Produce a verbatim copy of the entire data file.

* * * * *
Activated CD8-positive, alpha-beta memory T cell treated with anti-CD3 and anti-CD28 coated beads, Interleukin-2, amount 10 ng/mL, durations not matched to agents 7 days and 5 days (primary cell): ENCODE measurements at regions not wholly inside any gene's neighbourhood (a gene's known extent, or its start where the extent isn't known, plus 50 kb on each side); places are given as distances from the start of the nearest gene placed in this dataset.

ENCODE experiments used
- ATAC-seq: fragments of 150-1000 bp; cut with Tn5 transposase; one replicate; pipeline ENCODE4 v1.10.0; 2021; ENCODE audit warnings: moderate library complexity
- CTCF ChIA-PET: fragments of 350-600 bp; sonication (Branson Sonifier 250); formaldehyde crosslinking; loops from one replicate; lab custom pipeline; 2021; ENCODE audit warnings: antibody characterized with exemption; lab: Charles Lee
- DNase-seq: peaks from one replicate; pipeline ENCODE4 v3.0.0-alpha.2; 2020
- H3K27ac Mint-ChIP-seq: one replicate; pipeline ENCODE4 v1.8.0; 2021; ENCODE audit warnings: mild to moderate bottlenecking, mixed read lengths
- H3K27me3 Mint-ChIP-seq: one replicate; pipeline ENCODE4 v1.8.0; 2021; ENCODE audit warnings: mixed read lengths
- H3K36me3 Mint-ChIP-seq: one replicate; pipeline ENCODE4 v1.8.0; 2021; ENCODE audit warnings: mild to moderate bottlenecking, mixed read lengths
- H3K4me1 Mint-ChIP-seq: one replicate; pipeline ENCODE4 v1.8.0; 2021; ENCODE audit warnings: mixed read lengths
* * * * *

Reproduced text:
Activated CD8-positive, alpha-beta memory T cell treated with anti-CD3 and anti-CD28 coated beads, Interleukin-2, amount 10 ng/mL, durations not matched to agents 7 days and 5 days (primary cell): ENCODE measurements at regions not wholly inside any gene's neighbourhood (a gene's known extent, or its start where the extent isn't known, plus 50 kb on each side); places are given as distances from the start of the nearest gene placed in this dataset.

ENCODE experiments used
- ATAC-seq: fragments of 150-1000 bp; cut with Tn5 transposase; one replicate; pipeline ENCODE4 v1.10.0; 2021; ENCODE audit warnings: moderate library complexity
- CTCF ChIA-PET: fragments of 350-600 bp; sonication (Branson Sonifier 250); formaldehyde crosslinking; loops from one replicate; lab custom pipeline; 2021; ENCODE audit warnings: antibody characterized with exemption; lab: Charles Lee
- DNase-seq: peaks from one replicate; pipeline ENCODE4 v3.0.0-alpha.2; 2020
- H3K27ac Mint-ChIP-seq: one replicate; pipeline ENCODE4 v1.8.0; 2021; ENCODE audit warnings: mild to moderate bottlenecking, mixed read lengths
- H3K27me3 Mint-ChIP-seq: one replicate; pipeline ENCODE4 v1.8.0; 2021; ENCODE audit warnings: mixed read lengths
- H3K36me3 Mint-ChIP-seq: one replicate; pipeline ENCODE4 v1.8.0; 2021; ENCODE audit warnings: mild to moderate bottlenecking, mixed read lengths
- H3K4me1 Mint-ChIP-seq: one replicate; pipeline ENCODE4 v1.8.0; 2021; ENCODE audit warnings: mixed read lengths